by Ben Soton
Russia – A Thousand Year History of the Wild East by Martin Sixsmith Hardback: Harry N Abrams (reissue edition 2012); 611pp; Softback: BBC Books (reprint edition 2012); 624pp; RRP £12.99.In August 1991 I was unemployed, little more than a teenager and living in a flat above a newsagent. One morning I woke to the news that a coup was taking place against the traitorous Soviet leader Mikhail Gorbachov. On realising what was going on I was ecstatic with joy. Meanwhile in Moscow someone from a more privileged background was covering the same events. That person was Martin Sixsmith, the BBC’s Moscow Correspondent.
In this book first published in 2011 he regurgitates numerous reactionary misconceptions about that country and its people. According to Sixsmith Russians are not proper Europeans; pointing out that for around two hundred years (1237 - 1480) Russia lived under the Mongols as part of what came to be known as the Khanate of the Golden Horde. He makes childish references to Lenin having slanted shaped eyes as evidence of some possible Mongolian heritage. Imagine the (totally justified) outcry if a writer was to make reference to another ethnic group having hooked shaped noses.
The section on Ivan the Terrible (1533-85) shows how similar Russia is to western Europe. Ivan was a tyrannical absolute monarch; however, the sixteenth century also saw the growth of absolute monarchy across Europe. The period saw the rise of the Tudor dynasty in England; with Henry VIII executing two of his wives and two chief ministers, not to mention numerous lesser people. Absolute monarchies were also established in Spain and France.
On reading about various false claimants to the Russian throne, the so-called ‘False Dimitris’ in the early seventeenth century I was reminded of the false claimants to Henry VII’s throne namely Perkin Warbeck and Lambert Simnel. The only difference with Russia was that absolute monarchy lasted longer than in most of western Europe.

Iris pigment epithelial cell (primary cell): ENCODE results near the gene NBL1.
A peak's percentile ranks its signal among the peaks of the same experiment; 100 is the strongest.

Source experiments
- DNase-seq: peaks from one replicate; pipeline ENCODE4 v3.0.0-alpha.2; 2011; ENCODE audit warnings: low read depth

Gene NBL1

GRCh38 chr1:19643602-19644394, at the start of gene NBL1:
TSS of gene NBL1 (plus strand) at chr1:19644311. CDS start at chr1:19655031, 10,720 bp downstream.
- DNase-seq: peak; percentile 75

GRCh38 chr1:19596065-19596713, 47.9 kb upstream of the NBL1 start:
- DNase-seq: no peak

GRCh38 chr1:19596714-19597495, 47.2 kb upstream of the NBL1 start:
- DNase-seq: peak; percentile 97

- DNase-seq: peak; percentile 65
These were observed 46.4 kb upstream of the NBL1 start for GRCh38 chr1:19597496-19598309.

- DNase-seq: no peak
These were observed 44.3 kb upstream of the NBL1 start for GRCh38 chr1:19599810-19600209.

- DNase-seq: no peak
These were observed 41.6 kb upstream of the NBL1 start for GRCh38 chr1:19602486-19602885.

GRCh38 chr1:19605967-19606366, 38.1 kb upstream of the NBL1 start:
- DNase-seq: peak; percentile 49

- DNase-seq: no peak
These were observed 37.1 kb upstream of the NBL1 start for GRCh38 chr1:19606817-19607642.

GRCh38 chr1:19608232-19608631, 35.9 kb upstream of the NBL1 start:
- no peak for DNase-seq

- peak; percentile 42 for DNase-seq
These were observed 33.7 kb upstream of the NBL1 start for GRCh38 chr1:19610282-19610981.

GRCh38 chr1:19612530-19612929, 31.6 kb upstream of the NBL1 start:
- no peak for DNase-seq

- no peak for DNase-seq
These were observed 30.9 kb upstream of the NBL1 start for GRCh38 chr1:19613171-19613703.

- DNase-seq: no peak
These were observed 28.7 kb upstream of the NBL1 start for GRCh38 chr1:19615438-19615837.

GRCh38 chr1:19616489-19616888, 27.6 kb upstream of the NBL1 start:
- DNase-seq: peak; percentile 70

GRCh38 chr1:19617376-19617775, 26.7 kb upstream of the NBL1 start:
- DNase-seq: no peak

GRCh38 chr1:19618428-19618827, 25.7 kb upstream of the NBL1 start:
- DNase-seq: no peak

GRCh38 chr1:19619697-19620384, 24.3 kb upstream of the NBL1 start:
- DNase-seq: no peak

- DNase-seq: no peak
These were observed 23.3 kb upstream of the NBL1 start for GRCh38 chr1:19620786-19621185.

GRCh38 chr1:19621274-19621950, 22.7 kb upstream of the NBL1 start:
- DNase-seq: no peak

Sixsmith shows his real ignorance when it comes to the Soviet era. He makes the nonsensical claim that during the Stalin era as many as sixty million people lost their lives as a result of the Soviet government’s policies. But he can’t explain how the population of the Soviet Union managed to increase by around fifty million in that period. A death toll of this magnitude would not only have led to a population decrease but would have also caused a massive birth deficit resulting a population decline. Whatever the rights and wrongs of Joseph Stalin; when he took the helm of the Soviet Union after the civil war it was in ruins. He left a superpower on the verge of space exploration.
Meanwhile Sixsmith praises Margaret Thatcher and Ronald Reagan as champions of human rights. No concern for the victims of Latin American death squads and striking British miners. When I thought he couldn’t stoop any lower, Sixsmith praises the Soviet traitor Andrey Vlasov, who fought for Hitler in World War II. Maybe his next book will be an attempt to rehabilitate William Joyce, the British fascist dubbed “Lord Haw Haw” who went to Germany to broadcast Nazi propaganda during the war who was hanged in 1946 for treason.
The later chapters cover the period from the rise of Gorbachev to the present day. Sixsmith says he was excited in the early days of Perestroika when entrepreneurs were setting up small taxi firms, restaurants and bakeries. However, he is now disappointed that the Russian economy is dominated by oligarchs. It was at this point when I stopped being angry and started laughing. Capitalism is not about individuals setting up restaurants and taxi firms; it is about a drive toward monopoly which inevitably results in an economy dominated by yes, oligarchs, who are not unique to Russia. You only have to watch the TV series The Apprentice, where the highlight of the show is an oligarch telling twenty somethings that they are fired.
I do not approve of book burning and nor do I believe does this newspaper; however, with rising energy costs and the need to make ends meet…needs must.